Job creation is one big problem. Officially, unemployment in Jordan is about 12 percent, although many believe the actual figure to be significantly higher. Youth unemployment alone is a staggering 30 percent. Worse, according to the World Bank, labor market participation in the kingdom is only about 36 percent, a figure that has been decreasing, some speculate, due to competition for jobs by Syrian refugees. The job market is also crowded by the more than 300,000 permitted foreigners currently working in Jordan, nearly two-thirds of whom are Egyptian.
Compounding the problem is the country’s relatively high enrollment in higher education — more than 90,000 students register for university every year, leaving 16 percent of graduates unemployed, and presumably disgruntled. In 2013, for example, 200,000 college graduates applied for 6,400 civil service jobs. Recognizing the problem, Amman has announced plans to help create 180,000 new jobs by 2025. While this represents a good start, the stated figure may not be adequate. In 2013, the IMF estimated that 400,000 new jobs would be needed by 2020.
Energy is another perennial Achilles’ heel. In 2014, the kingdom spent $5.9 billion, or 18.5 percent of its GDP, on energy. While the commodity remains subsidized, in 2012 Amman — consistent with its IMF commitments — started a process of targeting fuel subsidies and rationalizing electricity prices. The kingdom has made progress in this endeavor, but has a way to go, particularly regarding electricity. At the same time, Jordan is trying to diversify its energy sources, moving ahead with building two nuclear facilities, renewable-energy projects, and pursuing a natural gas deal with Israel. For the near future, even as the kingdom benefits from low oil prices, energy is expected to remain a significant government expenditure.
Other economic concerns include the kingdom’s growing public debt — most of which is domestically held — which has now reached $32 billion, or nearly 90 percent of GDP, considered a high proportion for developing countries. The Amman Stock Exchange’s performance also remains anemic. Total market capitalization in 2014 was $25 billion, down 30 percent from 2005. And Jordan’s largest private financial institution, the Arab Bank — which holds 23 percent of bourse investments — was just struck with an enormous financial judgment against it in a U.S. court for supporting Hamas terrorism. At the same time, Jordan remains highly dependent on foreign assistance to fund domestic infrastructure projects, which create many jobs. In 2015, $736 million of the Jordanian government’s $1.4 billion capital expenditures will be underwritten by the Gulf, a region experiencing financial hardship due to low oil prices.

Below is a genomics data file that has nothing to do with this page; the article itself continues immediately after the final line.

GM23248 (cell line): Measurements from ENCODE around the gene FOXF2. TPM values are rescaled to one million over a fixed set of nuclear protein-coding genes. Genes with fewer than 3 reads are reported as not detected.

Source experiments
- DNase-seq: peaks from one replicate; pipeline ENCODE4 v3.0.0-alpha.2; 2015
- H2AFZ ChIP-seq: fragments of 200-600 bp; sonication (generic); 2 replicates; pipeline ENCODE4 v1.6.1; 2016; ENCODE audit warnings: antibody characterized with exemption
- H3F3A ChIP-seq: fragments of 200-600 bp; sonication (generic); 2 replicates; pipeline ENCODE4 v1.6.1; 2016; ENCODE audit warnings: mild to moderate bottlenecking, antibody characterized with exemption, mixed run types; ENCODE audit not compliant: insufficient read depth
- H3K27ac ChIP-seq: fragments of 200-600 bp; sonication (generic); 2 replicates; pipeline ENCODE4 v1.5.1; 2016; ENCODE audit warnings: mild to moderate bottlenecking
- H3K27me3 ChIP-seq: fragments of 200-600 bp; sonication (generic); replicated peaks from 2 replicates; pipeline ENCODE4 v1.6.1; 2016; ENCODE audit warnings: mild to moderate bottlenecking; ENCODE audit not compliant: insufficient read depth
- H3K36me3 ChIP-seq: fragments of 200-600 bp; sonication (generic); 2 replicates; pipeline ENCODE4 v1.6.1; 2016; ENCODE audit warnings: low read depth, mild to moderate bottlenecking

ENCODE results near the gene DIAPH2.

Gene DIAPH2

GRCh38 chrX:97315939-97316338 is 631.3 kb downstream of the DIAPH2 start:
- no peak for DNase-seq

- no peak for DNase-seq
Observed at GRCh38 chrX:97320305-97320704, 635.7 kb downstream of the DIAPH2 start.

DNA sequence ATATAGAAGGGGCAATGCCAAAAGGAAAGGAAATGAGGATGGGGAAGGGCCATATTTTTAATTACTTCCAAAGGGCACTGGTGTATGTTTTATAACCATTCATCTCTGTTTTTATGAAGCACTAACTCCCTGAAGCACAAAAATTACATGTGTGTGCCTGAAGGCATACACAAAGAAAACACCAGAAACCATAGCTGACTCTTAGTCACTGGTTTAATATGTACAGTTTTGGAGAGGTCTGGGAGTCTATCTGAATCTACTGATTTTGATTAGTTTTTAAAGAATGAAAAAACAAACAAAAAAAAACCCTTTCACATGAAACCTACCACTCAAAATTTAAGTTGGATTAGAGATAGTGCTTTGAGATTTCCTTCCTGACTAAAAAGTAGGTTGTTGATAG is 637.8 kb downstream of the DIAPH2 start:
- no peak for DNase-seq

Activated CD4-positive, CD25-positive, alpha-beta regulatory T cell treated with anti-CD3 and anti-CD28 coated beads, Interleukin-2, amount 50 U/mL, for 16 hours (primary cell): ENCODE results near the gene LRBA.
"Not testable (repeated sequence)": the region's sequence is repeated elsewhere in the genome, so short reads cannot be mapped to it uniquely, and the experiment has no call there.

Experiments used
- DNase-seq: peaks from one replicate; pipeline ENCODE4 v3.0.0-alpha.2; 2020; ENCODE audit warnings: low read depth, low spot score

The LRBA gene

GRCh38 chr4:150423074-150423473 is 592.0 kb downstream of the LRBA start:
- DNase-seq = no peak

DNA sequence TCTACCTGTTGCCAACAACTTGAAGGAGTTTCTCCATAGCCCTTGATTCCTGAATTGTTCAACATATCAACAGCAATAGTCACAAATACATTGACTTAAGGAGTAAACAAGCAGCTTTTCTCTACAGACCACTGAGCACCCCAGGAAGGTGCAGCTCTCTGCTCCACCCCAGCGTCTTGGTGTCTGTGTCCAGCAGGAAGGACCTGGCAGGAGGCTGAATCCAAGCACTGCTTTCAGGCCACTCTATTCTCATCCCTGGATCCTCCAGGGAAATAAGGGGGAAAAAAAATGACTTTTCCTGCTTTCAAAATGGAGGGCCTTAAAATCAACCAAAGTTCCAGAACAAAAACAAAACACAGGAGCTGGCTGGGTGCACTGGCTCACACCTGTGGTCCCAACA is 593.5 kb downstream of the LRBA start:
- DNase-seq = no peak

Four years of regional volatility have made Jordan’s stability an even higher priority for Washington, and the administration has acted to demonstrate its commitment. In February, the United States signed a three-year memorandum of understanding with the kingdom pledging to increase its economic and military assistance baseline from $700 million to $1 billion per year. And in late May, the administration provided its third loan guarantee to Jordan, this one for $1.5 billion, bringing the total to $4 billion over the last three years.
Even as Washington has taken appropriate financial steps to help insulate the kingdom from regional reverberations, Jordan remains vulnerable to violent spillover from Syria and Iraq. Days ago, for example, mortars from Syria rained on the Jordanian border town of Ramtha, killing one and injuring four. And just before that, Jordanian warplanes destroyed a vehicle attempting to infiltrate across the border. Meanwhile, an estimated 2,500 Jordanians are participating in the jihad in Syria, many affiliated with ISIS and the al-Qaeda affiliate Jabhat al-Nusra.
No doubt, U.S. and Gulf financial assistance is helping the kingdom weather the regional storm. But this aid is only a stopgap measure. Should the chaos continue in Syria and Iraq, as is likely, the threats to Jordan will surely increase. Over time, the kingdom will be ever more susceptible to domestic radicalization, terrorist attacks as occurred in Amman in 2005, and, perhaps, a deluge of additional Syrians pushed south by a regime offensive or an exodus spurred by fears of ISIS.
Despite developments in Syria and Iraq, Jordan is “persevering,” as the World Bank and IMF noted. Yet the kingdom’s remarkable resilience and continued stability are by no means guaranteed, and are likely to become more tenuous as regional security deteriorates. At this critical time, ongoing substantial U.S. and Gulf economic support is necessary. If the current trajectory persists in Syria and Iraq, however, it is unclear whether this assistance will be sufficient.
David Schenker is the Aufzien Fellow and director of the Program on Arab Politics at The Washington Institute.